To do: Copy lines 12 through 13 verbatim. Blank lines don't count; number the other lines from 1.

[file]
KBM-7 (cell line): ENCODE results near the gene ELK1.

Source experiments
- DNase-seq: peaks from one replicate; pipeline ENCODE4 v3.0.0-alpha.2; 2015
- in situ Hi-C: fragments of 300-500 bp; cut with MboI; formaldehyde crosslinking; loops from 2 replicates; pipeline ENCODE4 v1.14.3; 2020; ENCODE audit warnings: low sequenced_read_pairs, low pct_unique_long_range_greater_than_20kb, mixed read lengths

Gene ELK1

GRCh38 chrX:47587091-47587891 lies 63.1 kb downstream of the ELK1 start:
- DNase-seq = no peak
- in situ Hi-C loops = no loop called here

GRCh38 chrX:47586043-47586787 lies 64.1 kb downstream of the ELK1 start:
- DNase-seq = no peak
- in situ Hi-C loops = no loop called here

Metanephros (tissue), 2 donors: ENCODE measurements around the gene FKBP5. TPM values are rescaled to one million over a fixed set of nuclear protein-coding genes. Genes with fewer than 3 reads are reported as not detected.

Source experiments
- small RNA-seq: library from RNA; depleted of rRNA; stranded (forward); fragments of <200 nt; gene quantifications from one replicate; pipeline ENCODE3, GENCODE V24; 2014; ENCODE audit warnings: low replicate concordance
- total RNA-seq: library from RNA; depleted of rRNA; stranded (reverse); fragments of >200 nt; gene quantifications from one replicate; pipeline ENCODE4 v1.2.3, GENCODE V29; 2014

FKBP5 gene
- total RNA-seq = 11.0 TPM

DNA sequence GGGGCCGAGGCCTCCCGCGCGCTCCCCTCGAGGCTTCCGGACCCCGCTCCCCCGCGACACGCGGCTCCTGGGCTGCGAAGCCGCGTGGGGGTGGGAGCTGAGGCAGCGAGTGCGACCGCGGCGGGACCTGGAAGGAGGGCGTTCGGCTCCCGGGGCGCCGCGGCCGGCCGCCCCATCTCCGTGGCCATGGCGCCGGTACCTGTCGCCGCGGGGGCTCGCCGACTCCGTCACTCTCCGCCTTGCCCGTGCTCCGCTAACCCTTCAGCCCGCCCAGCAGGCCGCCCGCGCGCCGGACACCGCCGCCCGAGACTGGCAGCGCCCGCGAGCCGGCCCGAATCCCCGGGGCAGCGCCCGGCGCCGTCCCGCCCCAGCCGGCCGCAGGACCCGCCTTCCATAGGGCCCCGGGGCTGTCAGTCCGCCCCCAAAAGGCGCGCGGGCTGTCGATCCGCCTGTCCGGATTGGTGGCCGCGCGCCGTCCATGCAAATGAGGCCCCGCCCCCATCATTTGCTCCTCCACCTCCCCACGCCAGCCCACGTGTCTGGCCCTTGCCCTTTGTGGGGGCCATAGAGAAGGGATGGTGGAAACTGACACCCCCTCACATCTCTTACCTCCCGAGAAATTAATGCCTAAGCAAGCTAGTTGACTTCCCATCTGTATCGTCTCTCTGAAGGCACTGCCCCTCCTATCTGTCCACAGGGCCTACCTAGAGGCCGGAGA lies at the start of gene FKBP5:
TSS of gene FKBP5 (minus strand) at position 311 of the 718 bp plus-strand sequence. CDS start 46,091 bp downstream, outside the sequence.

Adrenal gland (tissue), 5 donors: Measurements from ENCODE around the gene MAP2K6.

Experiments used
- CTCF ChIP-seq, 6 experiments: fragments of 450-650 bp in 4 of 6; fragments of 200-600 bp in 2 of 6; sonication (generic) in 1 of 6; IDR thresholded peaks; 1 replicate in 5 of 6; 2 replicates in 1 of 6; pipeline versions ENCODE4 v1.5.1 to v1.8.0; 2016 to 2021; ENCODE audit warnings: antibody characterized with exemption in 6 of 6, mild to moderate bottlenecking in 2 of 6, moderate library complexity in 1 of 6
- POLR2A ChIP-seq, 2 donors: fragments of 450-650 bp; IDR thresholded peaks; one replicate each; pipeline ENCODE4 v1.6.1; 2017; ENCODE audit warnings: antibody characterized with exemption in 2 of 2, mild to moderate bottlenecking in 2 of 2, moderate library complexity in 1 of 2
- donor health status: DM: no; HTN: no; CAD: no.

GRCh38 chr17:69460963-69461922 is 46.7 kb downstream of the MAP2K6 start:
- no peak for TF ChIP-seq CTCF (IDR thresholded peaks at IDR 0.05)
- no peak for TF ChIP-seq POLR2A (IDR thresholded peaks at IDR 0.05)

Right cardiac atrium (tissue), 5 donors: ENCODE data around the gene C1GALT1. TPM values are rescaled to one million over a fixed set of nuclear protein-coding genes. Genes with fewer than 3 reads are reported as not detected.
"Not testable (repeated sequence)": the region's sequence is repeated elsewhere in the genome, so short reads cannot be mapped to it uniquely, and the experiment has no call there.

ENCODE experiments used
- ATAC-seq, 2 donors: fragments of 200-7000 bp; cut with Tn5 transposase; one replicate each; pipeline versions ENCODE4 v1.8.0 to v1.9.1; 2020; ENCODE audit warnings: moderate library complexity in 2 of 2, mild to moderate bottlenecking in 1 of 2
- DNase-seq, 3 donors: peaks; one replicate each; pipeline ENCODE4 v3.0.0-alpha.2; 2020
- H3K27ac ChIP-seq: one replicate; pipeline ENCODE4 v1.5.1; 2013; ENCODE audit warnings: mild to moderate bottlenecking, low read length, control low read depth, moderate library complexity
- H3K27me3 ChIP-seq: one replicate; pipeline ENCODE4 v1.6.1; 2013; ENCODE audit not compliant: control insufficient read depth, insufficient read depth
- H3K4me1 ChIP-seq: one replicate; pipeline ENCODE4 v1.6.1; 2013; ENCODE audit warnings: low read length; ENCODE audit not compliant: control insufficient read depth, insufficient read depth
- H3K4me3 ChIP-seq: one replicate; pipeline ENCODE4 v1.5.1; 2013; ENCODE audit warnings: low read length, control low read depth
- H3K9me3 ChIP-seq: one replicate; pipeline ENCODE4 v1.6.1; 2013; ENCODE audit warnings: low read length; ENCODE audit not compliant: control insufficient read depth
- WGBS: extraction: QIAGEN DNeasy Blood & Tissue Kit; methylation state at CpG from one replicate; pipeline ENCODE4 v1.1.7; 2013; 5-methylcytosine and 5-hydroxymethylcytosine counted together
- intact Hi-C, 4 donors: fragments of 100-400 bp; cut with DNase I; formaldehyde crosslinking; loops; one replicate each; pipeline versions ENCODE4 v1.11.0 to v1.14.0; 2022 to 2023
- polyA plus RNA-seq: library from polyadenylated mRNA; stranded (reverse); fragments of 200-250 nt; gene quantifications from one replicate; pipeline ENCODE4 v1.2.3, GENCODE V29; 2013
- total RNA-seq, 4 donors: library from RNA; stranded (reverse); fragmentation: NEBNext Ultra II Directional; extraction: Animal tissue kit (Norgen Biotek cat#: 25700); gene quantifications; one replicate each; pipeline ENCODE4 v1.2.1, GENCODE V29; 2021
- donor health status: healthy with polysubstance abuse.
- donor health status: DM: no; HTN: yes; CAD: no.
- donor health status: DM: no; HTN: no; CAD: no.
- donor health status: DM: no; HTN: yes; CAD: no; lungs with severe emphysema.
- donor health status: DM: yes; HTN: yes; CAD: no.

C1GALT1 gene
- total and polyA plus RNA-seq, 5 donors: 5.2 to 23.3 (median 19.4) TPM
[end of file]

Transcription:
Metanephros (tissue), 2 donors: ENCODE measurements around the gene FKBP5. TPM values are rescaled to one million over a fixed set of nuclear protein-coding genes. Genes with fewer than 3 reads are reported as not detected.

Source experiments